Freedom as non-domination: radicalisation or retreat?

Research output: Contribution to journalArticlepeer-review

4 Citations (Scopus)
718 Downloads (Pure)


Key challenges for contemporary neorepublicans are identified and explored. Firstly, the attempt to maintain a sharp line between neorepublicanism and the wider family of liberal–egalitarian political theories is questioned. Secondly, in response to challenges from democratic theorists, it is argued that republicanism needs to effect an appropriate rapprochement with the ideal of collective political autonomy, on which it appears to rely. Thirdly, it is argued that freedom as non-domination draws so heavily on the idea of equal respect that it is hard to maintain that freedom is the sole value grounding the theory. Finally, it is suggested that the consequentialist framework of Pettit’s theory imposes significant limitations on republican social justice. How republican political theorists respond to these challenges will determine whether the neorepublican revival will be seen as enriching contemporary debates about democracy and social justice or as a retreat from more ambitious accounts of freedom and justice.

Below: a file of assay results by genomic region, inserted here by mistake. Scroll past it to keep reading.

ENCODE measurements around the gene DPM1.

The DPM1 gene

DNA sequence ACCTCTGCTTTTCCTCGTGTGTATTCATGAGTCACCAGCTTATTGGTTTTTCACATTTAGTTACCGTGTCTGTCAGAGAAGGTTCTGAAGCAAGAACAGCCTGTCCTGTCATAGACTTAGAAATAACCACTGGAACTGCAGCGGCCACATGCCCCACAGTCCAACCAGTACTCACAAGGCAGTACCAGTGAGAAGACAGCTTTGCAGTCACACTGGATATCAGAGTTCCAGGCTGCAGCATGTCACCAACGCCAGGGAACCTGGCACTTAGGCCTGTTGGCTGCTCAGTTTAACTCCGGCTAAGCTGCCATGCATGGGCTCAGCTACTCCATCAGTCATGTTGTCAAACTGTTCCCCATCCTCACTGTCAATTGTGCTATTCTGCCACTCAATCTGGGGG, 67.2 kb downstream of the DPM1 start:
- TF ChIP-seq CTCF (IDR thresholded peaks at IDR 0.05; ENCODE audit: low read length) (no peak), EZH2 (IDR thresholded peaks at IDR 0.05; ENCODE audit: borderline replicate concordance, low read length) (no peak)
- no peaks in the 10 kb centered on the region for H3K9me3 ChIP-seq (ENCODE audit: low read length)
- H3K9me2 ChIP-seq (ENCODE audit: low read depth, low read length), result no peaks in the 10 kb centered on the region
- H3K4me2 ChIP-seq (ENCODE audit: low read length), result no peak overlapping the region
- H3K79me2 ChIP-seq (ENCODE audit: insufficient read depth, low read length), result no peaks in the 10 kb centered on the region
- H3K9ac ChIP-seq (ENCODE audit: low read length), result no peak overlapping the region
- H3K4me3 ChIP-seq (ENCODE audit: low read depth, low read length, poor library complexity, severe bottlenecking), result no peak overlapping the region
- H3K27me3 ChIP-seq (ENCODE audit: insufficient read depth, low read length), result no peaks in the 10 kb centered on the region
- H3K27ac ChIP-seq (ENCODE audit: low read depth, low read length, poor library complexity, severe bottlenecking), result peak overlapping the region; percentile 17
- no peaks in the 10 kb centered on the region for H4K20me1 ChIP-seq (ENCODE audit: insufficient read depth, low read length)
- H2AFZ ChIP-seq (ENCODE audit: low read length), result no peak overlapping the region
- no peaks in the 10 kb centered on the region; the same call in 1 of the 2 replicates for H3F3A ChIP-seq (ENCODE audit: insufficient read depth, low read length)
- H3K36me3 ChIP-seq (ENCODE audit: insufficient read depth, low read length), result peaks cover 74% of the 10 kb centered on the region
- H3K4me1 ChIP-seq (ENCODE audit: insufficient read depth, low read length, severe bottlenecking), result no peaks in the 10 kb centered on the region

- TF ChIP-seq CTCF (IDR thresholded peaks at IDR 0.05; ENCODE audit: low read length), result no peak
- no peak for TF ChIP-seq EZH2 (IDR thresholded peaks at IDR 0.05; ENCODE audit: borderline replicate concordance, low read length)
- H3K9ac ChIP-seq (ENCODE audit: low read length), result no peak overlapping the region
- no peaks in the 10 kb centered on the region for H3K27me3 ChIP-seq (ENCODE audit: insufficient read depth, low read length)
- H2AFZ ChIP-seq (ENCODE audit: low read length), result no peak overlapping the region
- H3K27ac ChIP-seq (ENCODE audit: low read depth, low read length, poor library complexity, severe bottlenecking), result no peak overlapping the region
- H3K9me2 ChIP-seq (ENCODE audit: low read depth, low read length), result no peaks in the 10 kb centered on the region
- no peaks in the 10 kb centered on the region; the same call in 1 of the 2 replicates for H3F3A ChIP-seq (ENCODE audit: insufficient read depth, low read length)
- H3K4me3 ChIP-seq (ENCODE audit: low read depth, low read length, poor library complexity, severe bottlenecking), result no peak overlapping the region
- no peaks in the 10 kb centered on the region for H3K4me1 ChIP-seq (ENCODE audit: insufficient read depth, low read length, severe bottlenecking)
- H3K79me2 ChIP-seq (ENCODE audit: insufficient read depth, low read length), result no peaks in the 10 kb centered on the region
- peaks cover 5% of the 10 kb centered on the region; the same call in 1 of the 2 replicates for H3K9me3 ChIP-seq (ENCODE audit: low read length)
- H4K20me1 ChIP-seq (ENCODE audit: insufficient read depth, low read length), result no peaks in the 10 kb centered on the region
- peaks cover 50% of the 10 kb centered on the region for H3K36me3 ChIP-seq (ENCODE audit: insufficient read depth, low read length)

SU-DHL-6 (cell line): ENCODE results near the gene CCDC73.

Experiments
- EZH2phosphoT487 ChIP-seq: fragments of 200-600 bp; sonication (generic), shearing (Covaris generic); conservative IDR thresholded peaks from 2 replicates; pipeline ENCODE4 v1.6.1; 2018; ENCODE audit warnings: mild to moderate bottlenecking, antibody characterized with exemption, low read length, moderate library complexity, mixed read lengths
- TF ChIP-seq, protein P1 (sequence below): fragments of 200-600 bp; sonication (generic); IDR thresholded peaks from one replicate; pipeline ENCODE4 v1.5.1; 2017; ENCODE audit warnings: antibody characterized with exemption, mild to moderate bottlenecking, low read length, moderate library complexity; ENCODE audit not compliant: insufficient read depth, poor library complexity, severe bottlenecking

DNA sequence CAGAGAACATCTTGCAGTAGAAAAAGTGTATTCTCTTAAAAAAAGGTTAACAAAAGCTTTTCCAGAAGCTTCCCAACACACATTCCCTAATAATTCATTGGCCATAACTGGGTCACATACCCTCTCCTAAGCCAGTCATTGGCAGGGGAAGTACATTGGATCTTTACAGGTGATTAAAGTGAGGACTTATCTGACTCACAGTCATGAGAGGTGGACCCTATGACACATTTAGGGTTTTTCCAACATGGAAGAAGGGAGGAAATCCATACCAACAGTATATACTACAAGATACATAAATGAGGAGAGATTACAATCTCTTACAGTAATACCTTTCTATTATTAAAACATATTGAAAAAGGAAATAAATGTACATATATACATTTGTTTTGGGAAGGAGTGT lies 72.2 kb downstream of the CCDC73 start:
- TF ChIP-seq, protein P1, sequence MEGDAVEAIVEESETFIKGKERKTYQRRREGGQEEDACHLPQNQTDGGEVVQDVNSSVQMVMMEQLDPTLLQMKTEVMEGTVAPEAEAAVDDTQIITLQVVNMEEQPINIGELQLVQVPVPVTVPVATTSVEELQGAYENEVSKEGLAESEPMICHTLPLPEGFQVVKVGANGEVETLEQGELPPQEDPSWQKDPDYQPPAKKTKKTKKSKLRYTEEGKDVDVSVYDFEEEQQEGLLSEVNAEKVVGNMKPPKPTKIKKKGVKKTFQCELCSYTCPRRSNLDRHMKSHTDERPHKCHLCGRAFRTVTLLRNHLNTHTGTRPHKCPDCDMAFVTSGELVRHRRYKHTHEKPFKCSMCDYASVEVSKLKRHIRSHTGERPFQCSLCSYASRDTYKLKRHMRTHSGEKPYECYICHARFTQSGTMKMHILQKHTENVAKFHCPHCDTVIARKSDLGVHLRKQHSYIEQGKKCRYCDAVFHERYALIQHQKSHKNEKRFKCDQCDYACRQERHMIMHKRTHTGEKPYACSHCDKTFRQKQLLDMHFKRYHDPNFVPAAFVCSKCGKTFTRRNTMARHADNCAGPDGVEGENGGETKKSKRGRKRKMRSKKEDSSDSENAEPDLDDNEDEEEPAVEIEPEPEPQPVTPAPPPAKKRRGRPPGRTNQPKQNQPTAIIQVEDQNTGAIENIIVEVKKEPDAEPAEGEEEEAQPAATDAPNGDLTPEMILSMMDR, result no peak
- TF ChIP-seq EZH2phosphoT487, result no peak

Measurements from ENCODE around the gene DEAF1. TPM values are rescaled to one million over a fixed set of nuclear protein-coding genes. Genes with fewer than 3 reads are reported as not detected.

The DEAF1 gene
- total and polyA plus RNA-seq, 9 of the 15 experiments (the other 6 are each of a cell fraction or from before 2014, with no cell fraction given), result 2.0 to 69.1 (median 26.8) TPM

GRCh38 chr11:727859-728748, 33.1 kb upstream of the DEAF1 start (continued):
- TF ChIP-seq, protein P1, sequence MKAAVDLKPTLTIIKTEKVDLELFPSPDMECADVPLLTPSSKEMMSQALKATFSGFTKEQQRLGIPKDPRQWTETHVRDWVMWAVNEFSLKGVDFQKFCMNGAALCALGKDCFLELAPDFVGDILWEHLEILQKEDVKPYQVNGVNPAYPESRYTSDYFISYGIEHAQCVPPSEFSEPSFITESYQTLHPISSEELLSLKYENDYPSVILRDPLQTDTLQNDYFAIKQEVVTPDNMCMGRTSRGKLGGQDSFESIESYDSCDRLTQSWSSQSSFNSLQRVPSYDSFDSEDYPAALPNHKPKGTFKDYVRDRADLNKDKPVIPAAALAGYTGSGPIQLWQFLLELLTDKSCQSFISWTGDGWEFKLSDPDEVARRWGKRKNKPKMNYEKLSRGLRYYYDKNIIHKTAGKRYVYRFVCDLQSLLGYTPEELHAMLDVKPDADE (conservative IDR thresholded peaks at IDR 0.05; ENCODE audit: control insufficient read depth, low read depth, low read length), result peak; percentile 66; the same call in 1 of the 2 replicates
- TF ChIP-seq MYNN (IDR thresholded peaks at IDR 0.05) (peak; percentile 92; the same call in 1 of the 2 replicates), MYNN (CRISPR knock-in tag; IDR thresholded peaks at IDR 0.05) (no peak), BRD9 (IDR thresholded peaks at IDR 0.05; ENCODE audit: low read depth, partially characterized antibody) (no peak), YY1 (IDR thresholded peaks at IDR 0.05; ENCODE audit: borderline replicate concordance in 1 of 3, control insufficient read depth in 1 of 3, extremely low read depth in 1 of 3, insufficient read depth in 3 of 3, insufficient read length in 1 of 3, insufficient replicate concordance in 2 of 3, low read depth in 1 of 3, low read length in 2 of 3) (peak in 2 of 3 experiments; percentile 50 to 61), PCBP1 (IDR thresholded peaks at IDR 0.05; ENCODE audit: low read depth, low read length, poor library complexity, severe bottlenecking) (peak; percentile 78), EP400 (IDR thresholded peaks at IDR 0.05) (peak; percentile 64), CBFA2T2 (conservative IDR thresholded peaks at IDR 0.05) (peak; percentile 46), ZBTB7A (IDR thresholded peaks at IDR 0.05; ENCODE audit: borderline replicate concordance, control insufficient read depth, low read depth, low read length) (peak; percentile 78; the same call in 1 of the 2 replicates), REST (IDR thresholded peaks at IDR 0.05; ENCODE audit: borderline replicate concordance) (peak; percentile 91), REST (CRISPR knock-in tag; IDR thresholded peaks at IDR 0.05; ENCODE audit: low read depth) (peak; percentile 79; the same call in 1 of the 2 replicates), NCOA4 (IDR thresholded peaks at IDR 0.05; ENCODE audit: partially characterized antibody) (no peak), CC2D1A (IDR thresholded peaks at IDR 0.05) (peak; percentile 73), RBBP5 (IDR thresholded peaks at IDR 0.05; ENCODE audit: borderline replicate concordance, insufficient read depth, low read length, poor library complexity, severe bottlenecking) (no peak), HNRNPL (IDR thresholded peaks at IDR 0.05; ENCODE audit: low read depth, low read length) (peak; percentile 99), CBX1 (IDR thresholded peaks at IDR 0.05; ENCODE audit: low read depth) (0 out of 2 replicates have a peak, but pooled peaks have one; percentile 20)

Original languageEnglish
Pages (from-to)349-374
Number of pages26
JournalCritical Review of International Social and Political Philosophy
Issue number4
Early online date18 Jun 2015
Publication statusPublished - 2015


  • non-domination; autonomy; equality; freedom; republicanism; structural domination

Fingerprint Dive into the research topics of 'Freedom as non-domination: radicalisation or retreat?'. Together they form a unique fingerprint.

Cite this